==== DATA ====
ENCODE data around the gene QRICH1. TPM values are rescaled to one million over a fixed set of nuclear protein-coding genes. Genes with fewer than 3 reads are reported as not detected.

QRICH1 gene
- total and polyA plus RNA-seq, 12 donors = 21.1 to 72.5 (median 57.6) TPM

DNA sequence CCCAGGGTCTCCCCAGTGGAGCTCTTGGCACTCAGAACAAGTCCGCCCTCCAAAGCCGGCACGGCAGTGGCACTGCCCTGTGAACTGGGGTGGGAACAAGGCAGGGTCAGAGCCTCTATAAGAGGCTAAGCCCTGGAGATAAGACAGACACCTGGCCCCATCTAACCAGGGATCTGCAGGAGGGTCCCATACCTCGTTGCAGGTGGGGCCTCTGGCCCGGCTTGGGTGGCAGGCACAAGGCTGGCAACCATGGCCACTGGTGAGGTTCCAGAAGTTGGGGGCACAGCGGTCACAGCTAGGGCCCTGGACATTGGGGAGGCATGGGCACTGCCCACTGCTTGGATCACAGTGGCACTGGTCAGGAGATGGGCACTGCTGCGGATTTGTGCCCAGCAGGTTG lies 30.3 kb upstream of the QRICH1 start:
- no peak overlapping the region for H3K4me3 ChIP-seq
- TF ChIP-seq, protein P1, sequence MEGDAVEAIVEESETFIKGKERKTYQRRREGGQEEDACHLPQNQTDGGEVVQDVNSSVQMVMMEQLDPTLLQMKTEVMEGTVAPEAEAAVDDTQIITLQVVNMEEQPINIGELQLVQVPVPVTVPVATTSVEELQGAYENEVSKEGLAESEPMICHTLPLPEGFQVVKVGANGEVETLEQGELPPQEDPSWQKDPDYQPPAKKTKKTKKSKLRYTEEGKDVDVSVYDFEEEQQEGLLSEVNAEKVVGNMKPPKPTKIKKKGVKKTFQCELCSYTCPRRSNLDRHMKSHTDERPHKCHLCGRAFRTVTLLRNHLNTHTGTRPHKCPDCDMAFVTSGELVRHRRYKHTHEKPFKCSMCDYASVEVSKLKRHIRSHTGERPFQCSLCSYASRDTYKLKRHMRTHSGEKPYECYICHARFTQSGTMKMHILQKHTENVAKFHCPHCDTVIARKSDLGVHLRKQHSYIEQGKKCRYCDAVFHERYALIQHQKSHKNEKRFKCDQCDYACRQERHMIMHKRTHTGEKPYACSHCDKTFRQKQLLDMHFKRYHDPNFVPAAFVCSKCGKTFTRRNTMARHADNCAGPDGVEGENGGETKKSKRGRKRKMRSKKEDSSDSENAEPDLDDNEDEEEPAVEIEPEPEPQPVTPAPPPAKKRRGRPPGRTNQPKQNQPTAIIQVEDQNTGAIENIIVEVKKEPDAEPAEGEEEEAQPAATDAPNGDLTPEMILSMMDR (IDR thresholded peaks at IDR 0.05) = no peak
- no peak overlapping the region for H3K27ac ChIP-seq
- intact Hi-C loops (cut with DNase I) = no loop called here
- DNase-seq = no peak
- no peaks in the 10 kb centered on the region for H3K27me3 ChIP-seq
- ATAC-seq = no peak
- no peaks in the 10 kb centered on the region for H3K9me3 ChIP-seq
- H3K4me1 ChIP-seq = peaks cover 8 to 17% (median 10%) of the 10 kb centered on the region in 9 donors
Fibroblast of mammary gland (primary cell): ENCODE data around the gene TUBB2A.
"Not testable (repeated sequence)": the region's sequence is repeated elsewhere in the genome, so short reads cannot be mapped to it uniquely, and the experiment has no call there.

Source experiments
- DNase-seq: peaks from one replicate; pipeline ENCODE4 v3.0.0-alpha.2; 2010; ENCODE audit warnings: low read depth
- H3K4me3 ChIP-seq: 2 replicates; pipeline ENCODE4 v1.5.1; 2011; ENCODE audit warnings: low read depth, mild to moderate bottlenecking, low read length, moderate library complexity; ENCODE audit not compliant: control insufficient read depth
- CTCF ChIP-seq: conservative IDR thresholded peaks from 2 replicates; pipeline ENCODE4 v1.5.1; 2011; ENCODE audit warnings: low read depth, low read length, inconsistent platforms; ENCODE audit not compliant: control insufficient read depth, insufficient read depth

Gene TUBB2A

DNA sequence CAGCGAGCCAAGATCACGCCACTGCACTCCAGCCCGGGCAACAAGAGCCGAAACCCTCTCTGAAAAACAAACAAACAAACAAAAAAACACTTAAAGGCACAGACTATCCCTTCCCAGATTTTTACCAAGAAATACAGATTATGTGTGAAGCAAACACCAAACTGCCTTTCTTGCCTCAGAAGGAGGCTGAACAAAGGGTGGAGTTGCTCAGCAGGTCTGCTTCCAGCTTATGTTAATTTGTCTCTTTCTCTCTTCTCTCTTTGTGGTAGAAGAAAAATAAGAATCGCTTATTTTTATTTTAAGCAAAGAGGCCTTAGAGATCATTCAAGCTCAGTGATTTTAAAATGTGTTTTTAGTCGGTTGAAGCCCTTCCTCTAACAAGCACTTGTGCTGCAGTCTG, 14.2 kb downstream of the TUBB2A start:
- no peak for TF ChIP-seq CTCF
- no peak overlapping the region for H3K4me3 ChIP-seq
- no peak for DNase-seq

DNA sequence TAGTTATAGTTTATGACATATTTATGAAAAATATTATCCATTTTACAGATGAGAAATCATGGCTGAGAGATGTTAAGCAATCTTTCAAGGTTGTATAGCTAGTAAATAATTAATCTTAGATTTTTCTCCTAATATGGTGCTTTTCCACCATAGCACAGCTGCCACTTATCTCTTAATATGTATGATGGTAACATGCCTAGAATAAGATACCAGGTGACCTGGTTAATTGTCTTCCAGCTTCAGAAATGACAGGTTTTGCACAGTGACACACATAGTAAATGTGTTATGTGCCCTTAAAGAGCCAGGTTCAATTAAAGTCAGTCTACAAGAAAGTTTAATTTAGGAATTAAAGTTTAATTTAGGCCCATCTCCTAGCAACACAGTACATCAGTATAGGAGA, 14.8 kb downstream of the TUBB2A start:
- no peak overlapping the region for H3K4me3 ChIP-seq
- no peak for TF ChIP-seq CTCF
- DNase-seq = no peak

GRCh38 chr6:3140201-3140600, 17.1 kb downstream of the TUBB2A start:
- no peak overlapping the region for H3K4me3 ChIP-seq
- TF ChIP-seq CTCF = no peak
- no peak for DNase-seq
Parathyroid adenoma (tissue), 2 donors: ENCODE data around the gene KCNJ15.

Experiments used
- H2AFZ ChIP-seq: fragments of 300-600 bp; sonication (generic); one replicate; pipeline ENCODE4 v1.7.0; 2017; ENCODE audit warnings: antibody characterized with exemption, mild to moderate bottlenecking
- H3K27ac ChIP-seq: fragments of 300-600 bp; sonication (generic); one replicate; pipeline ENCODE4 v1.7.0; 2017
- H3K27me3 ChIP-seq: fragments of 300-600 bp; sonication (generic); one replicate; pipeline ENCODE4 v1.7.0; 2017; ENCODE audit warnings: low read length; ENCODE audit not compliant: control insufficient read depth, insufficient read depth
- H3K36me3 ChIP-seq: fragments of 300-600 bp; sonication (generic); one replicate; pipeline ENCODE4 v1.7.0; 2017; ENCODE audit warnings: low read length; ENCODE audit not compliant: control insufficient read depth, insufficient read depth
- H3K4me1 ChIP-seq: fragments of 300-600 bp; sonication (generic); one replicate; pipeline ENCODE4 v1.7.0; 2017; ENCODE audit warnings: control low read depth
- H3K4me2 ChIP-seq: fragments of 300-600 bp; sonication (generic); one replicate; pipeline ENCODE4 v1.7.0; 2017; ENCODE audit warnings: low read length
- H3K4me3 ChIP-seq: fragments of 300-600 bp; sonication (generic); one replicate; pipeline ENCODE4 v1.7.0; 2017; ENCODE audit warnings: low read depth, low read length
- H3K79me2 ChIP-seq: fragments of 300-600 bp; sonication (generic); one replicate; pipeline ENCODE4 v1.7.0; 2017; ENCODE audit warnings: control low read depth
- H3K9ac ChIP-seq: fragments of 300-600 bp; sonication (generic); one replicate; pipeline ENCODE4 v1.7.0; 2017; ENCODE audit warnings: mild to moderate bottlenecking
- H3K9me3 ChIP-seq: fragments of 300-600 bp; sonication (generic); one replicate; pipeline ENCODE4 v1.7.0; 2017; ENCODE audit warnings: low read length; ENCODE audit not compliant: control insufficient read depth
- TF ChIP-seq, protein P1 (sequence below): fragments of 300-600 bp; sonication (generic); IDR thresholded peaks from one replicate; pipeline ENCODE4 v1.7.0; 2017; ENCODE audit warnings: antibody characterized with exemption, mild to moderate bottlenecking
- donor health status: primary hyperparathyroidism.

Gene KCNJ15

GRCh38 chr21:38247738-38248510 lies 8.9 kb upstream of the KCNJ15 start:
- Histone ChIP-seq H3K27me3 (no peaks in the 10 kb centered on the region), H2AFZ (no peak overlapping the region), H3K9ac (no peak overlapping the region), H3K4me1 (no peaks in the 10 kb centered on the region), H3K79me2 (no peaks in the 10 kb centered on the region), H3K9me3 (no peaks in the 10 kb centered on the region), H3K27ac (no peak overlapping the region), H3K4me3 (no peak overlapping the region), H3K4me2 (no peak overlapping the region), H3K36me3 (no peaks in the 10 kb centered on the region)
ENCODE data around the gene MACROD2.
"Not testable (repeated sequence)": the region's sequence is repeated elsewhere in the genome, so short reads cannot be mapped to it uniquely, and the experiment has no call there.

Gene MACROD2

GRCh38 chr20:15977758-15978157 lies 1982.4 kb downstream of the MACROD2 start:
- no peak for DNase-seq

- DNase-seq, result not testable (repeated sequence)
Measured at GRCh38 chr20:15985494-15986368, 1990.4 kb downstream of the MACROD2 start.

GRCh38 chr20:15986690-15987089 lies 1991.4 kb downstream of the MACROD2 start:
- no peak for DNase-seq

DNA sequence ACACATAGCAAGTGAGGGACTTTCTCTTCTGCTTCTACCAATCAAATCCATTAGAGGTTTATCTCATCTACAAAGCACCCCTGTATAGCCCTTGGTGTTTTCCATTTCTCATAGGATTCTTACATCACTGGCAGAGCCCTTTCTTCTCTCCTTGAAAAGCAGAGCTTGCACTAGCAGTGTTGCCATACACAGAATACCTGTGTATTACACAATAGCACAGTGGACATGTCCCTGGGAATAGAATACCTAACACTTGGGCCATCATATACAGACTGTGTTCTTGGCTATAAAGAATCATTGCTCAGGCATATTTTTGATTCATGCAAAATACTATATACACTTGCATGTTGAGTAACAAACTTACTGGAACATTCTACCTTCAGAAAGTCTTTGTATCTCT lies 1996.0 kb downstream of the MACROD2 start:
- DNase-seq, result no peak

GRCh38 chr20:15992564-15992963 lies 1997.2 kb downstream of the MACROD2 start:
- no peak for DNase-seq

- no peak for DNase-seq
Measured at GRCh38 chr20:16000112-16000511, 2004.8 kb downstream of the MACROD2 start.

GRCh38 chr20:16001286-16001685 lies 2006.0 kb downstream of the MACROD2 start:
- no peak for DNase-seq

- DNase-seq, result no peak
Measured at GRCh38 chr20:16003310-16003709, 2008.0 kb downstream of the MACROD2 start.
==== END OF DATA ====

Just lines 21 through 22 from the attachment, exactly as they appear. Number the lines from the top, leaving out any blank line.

DNA sequence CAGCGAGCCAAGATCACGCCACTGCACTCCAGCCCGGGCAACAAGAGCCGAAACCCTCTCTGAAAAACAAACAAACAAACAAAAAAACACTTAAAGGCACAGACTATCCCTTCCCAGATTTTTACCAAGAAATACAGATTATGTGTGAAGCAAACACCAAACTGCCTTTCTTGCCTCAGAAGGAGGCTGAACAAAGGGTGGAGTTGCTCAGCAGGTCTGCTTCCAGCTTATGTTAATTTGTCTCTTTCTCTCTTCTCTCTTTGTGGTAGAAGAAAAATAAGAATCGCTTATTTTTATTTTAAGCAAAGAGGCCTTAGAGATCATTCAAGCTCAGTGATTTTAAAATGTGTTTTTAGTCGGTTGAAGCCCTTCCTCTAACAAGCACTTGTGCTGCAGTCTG, 14.2 kb downstream of the TUBB2A start:
- no peak for TF ChIP-seq CTCF